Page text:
Scientists Find a New Way to Measure Pain

When you tell a doctor you're having pain, he or she will typically ask you to rank it on a scale of one to ten. But if you say "five," does the doctor really know what you're feeling? Is your five the same as someone else's five? And what if you aren't able to verbally communicate? How will your physician know what you're feeling without your saying anything?

New research has uncovered a tool that lets doctors accurately assess your pain without needing your input.

A team of scientists from Stanford University tested 24 subjects who had an arm heated to the point of moderate pain. Rather than rely on the subjects' self-reported discomfort, the doctors gave the subjects functional magnetic resonance imaging (MRI) brain scans. The brain scans generated brain patterns in the pain-processing centers of the brain, which the doctors recorded. For comparison, the doctors also recorded the participants' brain patterns when they were not subjected to pain.

These patterns were then tested on 16 new subjects who had an arm heated and were found to be more than 80 percent accurate in portraying the amount of pain experienced. The research is groundbreaking because prior pain studies have focused on things like heart rate and skin response, not brain waves. The researchers note, however, that there are limitations to a study that only focuses on heat-based pain. Pain from fractures or systemic disorders could present differently. Still, the results offer hope that the medical community will soon have new ways to measure—and quickly treat—patients' discomfort.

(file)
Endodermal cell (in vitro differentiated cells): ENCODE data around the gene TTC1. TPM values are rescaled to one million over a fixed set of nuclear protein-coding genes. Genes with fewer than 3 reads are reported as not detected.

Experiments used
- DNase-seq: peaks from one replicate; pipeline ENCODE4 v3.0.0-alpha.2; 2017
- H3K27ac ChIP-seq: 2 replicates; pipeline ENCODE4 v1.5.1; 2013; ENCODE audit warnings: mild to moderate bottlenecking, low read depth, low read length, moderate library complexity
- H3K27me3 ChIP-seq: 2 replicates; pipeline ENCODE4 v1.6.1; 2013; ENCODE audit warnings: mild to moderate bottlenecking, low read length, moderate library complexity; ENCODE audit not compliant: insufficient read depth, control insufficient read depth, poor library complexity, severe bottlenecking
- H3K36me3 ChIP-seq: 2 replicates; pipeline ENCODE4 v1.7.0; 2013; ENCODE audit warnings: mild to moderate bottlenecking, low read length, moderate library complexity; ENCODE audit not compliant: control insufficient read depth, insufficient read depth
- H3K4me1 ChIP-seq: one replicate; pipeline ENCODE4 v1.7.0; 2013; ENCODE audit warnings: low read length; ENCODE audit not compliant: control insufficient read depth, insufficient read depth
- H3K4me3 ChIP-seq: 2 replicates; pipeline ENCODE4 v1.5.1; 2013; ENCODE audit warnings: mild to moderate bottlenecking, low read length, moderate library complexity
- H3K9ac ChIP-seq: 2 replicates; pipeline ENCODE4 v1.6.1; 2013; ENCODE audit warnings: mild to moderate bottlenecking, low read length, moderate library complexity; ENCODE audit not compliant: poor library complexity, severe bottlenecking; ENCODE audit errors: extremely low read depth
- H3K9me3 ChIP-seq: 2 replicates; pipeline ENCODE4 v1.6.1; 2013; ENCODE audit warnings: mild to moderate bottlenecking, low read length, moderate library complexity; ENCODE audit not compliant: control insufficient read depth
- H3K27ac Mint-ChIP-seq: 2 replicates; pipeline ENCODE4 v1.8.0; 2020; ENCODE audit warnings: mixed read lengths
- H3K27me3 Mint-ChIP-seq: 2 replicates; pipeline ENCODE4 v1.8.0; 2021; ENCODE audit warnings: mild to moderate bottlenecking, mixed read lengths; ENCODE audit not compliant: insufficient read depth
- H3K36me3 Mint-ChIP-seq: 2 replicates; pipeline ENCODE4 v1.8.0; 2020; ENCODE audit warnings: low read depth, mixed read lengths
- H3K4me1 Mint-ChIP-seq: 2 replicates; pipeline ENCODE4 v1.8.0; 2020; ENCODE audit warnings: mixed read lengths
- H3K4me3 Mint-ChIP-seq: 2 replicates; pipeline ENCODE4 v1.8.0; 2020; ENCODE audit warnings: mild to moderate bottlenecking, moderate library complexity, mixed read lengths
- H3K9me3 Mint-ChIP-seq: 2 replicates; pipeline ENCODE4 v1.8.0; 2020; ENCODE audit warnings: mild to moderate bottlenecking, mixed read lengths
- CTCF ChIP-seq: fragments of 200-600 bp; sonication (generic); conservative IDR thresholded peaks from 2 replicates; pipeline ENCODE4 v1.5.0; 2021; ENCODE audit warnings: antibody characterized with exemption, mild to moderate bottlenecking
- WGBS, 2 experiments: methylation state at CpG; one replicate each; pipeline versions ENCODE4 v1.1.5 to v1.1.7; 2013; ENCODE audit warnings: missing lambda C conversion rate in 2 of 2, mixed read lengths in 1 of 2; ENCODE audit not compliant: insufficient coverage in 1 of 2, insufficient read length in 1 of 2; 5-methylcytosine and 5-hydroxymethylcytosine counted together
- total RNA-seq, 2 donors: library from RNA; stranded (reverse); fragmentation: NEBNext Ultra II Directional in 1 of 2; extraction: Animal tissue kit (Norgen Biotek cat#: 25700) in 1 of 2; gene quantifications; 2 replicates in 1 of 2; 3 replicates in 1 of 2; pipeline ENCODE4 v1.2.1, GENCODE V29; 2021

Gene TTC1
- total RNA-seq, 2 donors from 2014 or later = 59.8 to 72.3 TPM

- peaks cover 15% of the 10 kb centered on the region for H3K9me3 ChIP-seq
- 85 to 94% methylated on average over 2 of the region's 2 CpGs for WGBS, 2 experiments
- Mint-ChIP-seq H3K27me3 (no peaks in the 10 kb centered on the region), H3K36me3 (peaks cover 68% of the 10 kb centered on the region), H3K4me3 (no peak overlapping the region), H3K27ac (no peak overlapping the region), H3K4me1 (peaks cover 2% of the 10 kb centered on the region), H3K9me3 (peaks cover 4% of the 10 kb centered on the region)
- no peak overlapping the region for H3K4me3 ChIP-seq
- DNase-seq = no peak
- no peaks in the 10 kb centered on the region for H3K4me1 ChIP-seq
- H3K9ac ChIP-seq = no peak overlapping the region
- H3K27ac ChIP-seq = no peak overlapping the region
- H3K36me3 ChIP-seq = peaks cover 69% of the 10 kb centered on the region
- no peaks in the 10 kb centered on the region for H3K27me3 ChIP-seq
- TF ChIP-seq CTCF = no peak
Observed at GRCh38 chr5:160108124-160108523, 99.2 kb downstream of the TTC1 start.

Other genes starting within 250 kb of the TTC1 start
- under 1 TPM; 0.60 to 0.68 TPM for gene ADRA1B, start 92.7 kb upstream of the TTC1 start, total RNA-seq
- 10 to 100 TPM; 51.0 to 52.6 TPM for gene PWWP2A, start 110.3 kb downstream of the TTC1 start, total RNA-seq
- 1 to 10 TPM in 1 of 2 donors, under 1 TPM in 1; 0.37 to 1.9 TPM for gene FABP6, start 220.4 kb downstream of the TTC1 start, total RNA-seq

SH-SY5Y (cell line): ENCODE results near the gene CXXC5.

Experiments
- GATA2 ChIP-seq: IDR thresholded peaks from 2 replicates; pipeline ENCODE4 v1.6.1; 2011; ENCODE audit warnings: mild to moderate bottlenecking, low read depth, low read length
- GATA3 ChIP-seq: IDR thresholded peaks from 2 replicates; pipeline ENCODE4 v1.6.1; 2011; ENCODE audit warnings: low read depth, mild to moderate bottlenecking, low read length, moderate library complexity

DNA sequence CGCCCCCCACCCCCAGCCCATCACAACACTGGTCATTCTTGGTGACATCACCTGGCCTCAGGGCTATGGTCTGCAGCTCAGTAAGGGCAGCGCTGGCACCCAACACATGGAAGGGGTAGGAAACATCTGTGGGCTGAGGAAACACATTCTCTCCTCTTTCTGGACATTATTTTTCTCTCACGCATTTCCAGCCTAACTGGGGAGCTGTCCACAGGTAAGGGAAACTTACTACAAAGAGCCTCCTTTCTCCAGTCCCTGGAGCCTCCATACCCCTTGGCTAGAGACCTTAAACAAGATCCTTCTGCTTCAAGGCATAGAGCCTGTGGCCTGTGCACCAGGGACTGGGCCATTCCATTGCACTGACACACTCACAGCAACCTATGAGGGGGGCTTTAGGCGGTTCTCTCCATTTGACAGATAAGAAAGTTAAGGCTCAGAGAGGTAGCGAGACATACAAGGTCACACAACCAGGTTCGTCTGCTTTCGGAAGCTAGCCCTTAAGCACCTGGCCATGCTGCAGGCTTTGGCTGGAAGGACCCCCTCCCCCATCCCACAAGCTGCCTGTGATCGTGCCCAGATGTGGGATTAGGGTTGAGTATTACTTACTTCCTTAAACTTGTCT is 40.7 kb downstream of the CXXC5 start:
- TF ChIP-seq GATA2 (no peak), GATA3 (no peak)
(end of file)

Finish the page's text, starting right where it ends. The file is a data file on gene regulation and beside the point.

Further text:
The next time you go to the doctor and tell her that your arm/leg/throat hurts, you'll probably still be asked to rate your pain on a scale of one to ten. The new research does not mean everyone with an ache or pain will be sent for an MRI, of course. But consider the impact this could have for trauma patients who might be unable to talk but are experiencing considerable pain, or young children who are not yet verbal, or stroke patients who have difficulty speaking. Doctors could, with careful consideration, choose to assess that person's pain by examining brain waves.




Brown JE, Chatterjee N, Younger J, Mackey S. Towards a Physiology-Based Measure of Pain (September 13, 2011): Patterns of Human Brain Activity Distinguish Painful From Non-Painful Thermal Stimulation. PLoS One, 2011;6(9):e24124.